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Swan Lake Habitat Rehabilitation and Enhancement Project

St. Louis District

Pool 26, Upper Mississippi River, Miles 5 - 13.5, Calhoun County, Missouri

Partners

  • US Fish and Wildlife Service
  • Illinois Department of Natural Resources 

Description

The Swan Lake HREP is located in in Calhoun County, Illinois, on the right descending bank of the Illinois River, between river miles 13.3 and 5.0. The project is operated by the U.S. Fish and Wildlife Service and the Illinois Department of Natural Resources.   The project is located in the Calhoun Division of the Two Rivers National Wildlife Refuge and the Illinois Department of Natural Resources Fuller Lake Management Area.

Swan Lake is bottomland lake approximately 2,900 acres in size with an average depth between 3 and 3.5 feet.  This water body constitutes a significant portion of the backwater habitat in the Upper Mississippi River Valley and the Illinois River.  This is the largest backwater complex in Pool 26 of the Mississippi River and one of the largest on the Illinois River.  Bottomland lake habitat such as Swan Lake has significantly declined over the last century and the remaining backwater lakes are severely degraded due to sedimentation and altered hydrology for navigation and flood control.  With the construction of Lock and Dam 26, water levels in the lower Illinois River were raised and stabilized.  This also raised the water levels in Swan Lake, resulting in permanent inundation of a much larger area.  The bottomland hardwoods adapted for wet-dry cycles were lost due to the prolonged flooding, and the sluggish backwater habitat quickly filled with sediment resulting in increased turbidity eradicating the aquatic vegetation.

The specific goals as stated in Definite Project Report (DPR) were to: 1) Restore aquatic macrophyte beds and associated invertebrate communities for the benefit of migratory waterfowl;  2) Provide habitat for over winter survival of fish;  3) Provide habitat for spawning and rearing of fish;  and, 4) Increase the overall habitat value for waterfowl and fishes. In order to achieve these goals, sedimentation, lack of water level control, and wind fetch at the site needed to be addressed.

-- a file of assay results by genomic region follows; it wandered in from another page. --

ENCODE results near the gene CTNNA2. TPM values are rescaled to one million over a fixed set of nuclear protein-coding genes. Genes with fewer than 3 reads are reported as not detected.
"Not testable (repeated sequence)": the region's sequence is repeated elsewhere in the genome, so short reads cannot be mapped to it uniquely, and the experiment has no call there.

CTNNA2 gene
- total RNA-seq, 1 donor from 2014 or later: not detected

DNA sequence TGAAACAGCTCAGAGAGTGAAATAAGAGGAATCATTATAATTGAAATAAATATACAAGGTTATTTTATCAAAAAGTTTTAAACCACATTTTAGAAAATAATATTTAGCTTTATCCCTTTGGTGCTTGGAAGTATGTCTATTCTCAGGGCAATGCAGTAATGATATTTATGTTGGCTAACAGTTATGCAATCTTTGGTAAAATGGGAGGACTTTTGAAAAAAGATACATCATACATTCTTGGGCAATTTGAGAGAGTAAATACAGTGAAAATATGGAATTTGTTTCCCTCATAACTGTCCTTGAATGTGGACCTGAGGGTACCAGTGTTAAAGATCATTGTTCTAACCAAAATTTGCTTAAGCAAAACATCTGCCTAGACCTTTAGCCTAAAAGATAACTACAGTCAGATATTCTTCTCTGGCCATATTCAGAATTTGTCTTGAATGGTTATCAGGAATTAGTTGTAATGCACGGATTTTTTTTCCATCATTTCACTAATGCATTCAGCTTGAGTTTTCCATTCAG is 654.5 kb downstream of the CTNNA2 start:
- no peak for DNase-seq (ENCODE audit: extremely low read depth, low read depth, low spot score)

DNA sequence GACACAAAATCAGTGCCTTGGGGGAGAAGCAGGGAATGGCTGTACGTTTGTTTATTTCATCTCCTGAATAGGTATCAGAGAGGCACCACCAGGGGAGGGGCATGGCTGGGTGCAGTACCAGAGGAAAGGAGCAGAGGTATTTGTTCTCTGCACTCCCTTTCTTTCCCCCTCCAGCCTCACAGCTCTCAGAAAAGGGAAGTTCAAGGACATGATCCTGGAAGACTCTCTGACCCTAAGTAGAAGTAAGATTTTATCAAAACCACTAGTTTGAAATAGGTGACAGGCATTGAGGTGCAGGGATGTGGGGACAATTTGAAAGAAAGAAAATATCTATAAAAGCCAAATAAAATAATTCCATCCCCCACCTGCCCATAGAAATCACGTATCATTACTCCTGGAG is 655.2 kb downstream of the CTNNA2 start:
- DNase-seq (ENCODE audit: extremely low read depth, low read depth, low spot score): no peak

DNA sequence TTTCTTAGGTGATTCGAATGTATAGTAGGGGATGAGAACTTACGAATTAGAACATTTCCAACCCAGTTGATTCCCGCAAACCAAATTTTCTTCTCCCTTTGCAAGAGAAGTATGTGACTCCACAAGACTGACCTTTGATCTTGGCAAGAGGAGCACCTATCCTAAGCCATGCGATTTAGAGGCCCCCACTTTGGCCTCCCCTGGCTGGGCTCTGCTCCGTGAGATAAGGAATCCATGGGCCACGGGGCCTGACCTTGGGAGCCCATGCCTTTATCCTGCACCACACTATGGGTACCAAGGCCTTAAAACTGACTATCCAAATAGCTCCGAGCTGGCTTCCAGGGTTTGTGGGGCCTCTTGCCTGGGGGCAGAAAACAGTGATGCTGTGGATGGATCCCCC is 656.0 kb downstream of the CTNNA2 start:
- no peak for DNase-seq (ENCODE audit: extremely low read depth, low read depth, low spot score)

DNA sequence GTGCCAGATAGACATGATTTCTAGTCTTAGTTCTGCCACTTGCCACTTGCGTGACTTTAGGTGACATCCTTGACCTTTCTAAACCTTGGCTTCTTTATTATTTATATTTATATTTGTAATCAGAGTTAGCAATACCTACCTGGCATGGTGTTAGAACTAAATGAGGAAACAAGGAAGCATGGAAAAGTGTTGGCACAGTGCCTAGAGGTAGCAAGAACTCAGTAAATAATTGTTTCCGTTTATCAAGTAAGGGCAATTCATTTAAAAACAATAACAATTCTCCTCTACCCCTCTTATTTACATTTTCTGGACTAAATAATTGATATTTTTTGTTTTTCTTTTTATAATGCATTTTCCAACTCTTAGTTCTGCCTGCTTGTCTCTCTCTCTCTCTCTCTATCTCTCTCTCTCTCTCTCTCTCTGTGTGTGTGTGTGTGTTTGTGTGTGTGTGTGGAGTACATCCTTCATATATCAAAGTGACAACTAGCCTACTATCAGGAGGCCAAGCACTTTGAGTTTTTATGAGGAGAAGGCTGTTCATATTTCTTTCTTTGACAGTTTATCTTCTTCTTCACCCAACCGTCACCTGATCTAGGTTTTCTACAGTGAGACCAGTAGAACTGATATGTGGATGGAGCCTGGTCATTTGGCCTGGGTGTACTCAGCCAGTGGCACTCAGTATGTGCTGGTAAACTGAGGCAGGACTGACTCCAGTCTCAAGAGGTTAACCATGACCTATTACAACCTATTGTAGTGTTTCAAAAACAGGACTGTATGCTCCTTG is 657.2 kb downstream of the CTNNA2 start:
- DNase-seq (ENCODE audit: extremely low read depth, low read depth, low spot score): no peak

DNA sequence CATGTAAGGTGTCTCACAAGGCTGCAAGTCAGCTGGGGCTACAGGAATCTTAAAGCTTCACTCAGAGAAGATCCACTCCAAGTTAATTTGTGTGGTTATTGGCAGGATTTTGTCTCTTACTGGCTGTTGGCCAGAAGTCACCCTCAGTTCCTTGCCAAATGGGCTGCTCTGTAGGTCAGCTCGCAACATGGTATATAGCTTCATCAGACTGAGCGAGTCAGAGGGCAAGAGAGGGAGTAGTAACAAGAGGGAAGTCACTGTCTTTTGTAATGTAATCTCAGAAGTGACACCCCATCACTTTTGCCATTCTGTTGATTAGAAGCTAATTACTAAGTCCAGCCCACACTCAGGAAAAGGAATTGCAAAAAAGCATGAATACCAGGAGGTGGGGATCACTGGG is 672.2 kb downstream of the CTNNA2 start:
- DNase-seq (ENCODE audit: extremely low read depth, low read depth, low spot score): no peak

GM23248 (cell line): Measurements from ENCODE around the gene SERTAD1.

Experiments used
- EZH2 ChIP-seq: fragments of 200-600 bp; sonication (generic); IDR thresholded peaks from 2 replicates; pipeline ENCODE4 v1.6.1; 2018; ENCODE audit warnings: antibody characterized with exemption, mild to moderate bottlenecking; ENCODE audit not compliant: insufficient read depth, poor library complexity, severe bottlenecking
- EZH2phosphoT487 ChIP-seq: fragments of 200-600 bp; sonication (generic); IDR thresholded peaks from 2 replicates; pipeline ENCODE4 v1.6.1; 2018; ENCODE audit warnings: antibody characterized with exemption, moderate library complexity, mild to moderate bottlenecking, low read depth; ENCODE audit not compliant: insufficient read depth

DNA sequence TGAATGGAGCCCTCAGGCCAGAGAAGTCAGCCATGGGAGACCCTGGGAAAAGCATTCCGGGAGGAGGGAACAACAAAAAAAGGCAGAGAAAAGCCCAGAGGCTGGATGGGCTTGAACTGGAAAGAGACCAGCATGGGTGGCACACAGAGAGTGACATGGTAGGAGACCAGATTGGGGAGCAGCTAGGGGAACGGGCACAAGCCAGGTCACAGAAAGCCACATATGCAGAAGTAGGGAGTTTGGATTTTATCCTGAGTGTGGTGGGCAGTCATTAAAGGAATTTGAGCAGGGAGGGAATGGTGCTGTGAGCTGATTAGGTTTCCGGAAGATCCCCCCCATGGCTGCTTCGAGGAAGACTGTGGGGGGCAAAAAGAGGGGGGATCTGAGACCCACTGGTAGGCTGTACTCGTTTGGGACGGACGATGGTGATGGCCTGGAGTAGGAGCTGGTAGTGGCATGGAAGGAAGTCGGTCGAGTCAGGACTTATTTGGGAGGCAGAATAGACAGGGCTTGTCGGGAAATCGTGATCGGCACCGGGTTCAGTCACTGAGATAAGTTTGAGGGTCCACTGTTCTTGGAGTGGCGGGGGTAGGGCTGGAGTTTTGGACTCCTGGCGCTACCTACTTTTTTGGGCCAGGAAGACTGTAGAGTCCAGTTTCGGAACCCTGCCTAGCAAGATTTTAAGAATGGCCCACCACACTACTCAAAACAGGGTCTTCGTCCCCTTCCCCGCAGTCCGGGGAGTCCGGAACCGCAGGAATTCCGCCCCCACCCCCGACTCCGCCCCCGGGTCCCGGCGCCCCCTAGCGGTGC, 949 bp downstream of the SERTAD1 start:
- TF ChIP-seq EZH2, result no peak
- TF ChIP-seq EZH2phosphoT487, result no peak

Quick Facts

  • Approximate Acres: 2900
  • Congressional District: Illinois 13
  • State(s) Covered: Illinois
  • Land Ownership: State of Illinois and Federal
  • Management Agency: ILDNR and USFWS
  • Management Authority: Cooperative Agreement

Project Features

  • Construction of a 8.8-mile long riverside levee/dike to reduce river-borne sedimentation
  • Dredging to provide deep water fish habitat
  • An interior lake closure was constructed to subdivide the lower portion of Swan Lake into two independently managed, but complimentary habitat compartments, and serve as a wind barrier.Construct a riverside dike/levee structure to retard the deposition of river induced sediment.
  • Closure/fish passage stop-log structures were constructed at the southern end of Lower Swan Lake (river mile 5.0) and at the upper end of Middle Swan Lake (river mile 9.8) to separate Swan Lake from the Illinois River while still allowing for fish passage. 
  • Gravity flow sluice-gated culverts, stop-log structures, corrugated metal pipe, and pumps were installed to perform and control watering and dewatering of the Swan Lake compartments as management objectives dictate.
  • Erosion control practices were implemented at more than forty sites in the Swan Lake Watershed by the end of 1998.  This included 25 water and sediment control basins (WASCOB) in upland watersheds to reduce sediment transported by tributaries flowing into the lake.
  • Boat access areas were created/enhanced to mitigate for project impacts to existing site access areas.
  • Island groups were constructed to serve as barriers to reduce turbidity from wind generated wave action.

Milestones

  • The Definite Project Report was completed in January 1993.
  • Construction was completed in July 2001.
  • Chief of Engineers Design and Environmental Awards winner, 2004.
  • A Performance Evaluation Report was completed in August 2010.
  • The OMRR&R Manual was completed in 2014